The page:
For those using the present standardised approach, the SBA of the FRTB is likely to see a reduction in capital; so the outcome is closer to those using the IMA. At this stage, it is unclear where the overall industry balance will settle – either with a huge increase in the number of companies applying for IMA or, once all factors are taken into account, many more resorting to the SBA as a simpler and lower operational cost approach.
The FRTB also introduces liquidity considerations to account for the different times to liquidate positions during stressed conditions. During the 2008-09 crisis, the illiquidity of positions worsened the situation. However, this is not so straightforward to solve as, at times of high stress and uncertainty, many usually liquid assets suffer from market seizure. In terms of the robustness of the overall institution, increased liquidity coverage ratios from Basel III provide a further layer of protection, allowing additional time for market conditions to stabilise and positions to be unwound.
The precise liquidity bucket into which a given exposure resides is likely to lead to some contention, given the significant impact on capital held, which then affects the viability of holding the position at all. Several changes to the FRTB regulations have already occurred based on industry feedback on the liquidity of certain assets, even under stressed times such as the crisis.
Unfinished business relating to the banking book remains. Interest rate risk in the banking book (IRRBB) must be better integrated into the overall regime, so that it better aligns to changes arising from the FRTB for the trading book. This has now reached the regulatory consultative stage and is likely to produce further operational implications for banks.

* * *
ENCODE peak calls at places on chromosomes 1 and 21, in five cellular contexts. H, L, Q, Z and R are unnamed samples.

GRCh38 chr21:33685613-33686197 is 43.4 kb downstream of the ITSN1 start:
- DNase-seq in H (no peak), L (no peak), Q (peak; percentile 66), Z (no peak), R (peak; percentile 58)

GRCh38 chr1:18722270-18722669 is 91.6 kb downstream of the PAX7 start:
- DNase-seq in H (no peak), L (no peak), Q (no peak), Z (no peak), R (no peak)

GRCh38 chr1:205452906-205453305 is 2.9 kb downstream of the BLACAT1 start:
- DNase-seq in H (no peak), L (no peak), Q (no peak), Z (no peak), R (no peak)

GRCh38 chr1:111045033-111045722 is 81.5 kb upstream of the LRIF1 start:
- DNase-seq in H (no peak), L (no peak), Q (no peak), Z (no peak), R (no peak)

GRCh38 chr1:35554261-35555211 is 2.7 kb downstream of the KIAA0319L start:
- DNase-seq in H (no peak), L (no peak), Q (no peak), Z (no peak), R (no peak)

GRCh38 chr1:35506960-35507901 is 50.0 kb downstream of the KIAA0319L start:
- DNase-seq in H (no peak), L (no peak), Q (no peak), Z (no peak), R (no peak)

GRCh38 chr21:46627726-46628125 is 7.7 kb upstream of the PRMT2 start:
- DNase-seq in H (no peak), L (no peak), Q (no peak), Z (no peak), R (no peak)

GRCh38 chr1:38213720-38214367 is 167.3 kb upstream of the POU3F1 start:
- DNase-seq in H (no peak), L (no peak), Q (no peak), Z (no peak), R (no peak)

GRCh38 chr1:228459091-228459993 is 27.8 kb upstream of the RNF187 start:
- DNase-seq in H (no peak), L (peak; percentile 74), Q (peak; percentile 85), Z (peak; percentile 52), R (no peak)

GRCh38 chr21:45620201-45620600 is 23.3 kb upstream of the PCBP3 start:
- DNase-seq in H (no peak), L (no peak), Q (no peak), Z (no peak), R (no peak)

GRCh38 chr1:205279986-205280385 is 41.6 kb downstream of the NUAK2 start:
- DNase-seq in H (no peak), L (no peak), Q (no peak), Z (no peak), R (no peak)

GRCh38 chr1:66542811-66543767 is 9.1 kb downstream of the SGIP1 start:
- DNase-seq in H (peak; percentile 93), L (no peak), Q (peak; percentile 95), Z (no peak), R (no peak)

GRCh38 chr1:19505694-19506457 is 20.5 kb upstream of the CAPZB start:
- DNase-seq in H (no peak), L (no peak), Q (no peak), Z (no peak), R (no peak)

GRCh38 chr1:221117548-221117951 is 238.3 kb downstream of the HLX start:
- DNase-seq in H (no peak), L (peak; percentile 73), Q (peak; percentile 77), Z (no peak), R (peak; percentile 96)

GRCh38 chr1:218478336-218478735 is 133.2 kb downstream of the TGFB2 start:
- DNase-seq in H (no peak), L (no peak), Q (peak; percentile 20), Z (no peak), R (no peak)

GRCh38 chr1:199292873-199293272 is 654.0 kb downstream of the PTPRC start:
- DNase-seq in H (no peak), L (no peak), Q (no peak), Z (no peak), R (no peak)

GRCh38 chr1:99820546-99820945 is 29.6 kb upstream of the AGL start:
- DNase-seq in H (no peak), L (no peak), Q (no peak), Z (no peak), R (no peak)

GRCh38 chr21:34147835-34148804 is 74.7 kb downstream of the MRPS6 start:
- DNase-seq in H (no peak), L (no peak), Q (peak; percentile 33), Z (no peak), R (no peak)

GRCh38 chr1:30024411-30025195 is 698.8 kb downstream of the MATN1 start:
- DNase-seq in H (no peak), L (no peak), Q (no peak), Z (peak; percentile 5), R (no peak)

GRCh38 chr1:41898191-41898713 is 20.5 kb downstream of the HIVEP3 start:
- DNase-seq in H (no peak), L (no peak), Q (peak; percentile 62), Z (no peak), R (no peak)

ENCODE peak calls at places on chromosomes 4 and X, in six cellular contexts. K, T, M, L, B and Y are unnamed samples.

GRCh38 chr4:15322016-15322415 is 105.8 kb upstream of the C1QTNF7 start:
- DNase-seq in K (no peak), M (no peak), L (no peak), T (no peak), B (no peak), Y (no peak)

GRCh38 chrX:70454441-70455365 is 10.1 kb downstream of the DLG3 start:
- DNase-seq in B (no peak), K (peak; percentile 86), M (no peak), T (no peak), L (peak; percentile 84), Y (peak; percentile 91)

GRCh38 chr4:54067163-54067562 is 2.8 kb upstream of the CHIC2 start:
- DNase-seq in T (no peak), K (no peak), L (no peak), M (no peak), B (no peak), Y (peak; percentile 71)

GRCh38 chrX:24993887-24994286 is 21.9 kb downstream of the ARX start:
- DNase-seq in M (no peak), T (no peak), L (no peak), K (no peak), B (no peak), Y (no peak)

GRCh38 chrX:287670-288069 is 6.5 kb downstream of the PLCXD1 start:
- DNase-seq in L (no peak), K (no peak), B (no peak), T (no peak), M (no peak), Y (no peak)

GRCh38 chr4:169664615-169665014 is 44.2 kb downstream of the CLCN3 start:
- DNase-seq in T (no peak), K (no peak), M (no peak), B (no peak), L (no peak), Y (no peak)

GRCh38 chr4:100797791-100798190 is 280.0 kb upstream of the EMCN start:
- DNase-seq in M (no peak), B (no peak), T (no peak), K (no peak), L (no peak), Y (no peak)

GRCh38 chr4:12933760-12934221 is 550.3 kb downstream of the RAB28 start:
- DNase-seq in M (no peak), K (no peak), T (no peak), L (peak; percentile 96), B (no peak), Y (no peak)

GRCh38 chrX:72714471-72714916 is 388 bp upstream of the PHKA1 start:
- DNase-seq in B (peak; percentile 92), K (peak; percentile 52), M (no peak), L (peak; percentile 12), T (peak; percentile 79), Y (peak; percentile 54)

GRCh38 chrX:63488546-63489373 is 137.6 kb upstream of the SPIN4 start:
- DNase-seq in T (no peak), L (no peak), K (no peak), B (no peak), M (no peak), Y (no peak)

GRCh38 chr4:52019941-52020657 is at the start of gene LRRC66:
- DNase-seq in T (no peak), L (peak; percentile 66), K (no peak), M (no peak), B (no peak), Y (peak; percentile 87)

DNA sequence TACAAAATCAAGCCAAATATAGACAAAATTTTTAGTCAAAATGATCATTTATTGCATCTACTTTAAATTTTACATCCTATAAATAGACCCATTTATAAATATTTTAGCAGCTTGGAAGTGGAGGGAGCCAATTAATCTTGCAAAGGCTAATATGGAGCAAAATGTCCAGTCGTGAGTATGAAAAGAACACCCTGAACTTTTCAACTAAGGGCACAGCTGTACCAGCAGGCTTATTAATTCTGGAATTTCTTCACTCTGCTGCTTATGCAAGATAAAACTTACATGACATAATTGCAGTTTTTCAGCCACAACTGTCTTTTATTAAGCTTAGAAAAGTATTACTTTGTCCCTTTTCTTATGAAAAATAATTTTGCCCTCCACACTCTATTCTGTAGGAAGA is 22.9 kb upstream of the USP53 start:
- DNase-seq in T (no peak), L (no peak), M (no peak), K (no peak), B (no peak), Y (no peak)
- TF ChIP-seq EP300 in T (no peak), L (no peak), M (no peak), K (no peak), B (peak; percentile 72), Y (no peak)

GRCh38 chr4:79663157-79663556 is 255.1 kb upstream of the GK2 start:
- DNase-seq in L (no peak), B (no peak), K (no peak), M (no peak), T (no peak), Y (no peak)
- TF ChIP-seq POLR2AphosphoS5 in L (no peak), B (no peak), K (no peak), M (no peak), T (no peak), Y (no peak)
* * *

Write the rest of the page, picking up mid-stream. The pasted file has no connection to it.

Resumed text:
Up to the challenge?
All these changes, in aggregate, greatly increase the requirements imposed on data, systems, reporting and supporting business processes. Compare this to an industry still weighed down with legacy systems, myriad IT fixes, complex data models, data duplicates, inconsistencies and reconciliation issues. Many of the difficulties in properly and efficiently addressing the regulatory and business pressures reside within such operational matters. A key issue for the industry is how to transition efficiently, without introducing further operational risks from the abundance of changes during such a transition.
When it comes to the overall effect on capital, the many regulatory changes, taken together, significantly increase capital requirements, control measures and operational costs. The precise extent of the capital increase is unclear, but studies have consistently shown substantial increases of many times relative to that which existed before the global financial crisis. Having already increased capital via Basel II.5 and III, it was a stated requirement of the FRTB not to further increase capital but, rather, to reallocate it.
In practice, industry assessments of the impact of the FRTB suggest a capital increase of at least 30% for those presently using an IMA. Collectively, such capital increases lead to many market participants exiting certain business segments, as they are no longer economical. However, akin to the law of unintended consequences, doing so concentrates activity within a smaller number of participants, thus increasing concentration risk and reducing early warnings that can arise from a larger industry population that includes weaker members.
It also drives activity out of the banking system and into the less well-regulated world of asset managers, peer-to-peer (P2P) lending and a growing number of fintech firms with reduced transparency and, hence, rising complexity, with the associated difficulties in monitoring at the scale of the overall economy. Given this moving target in the industry, further regulatory changes and new regulations will remain a significant part of the landscape.
Europe’s opening banking regulation is finally here. After months of preparation across the continent, the Revised Payment Services Directive comes into effect on January 13.
The revised Payment Services Directive regulation, regarded as one of the most disruptive in Europe’s financial services sector, will begin to make an impact on January 13, 2018.
The cost of compliance efforts for banks has increased exponentially in recent years. This is especially true for those banks that are active in the global trade finance domain, where the overwhelming expectation is for compliance requirements to become even more complex, strict and challenging over time.
This year promises to further the regulatory compliance burden imposed on financial institutions. How are firms in the sector responding to the challenge?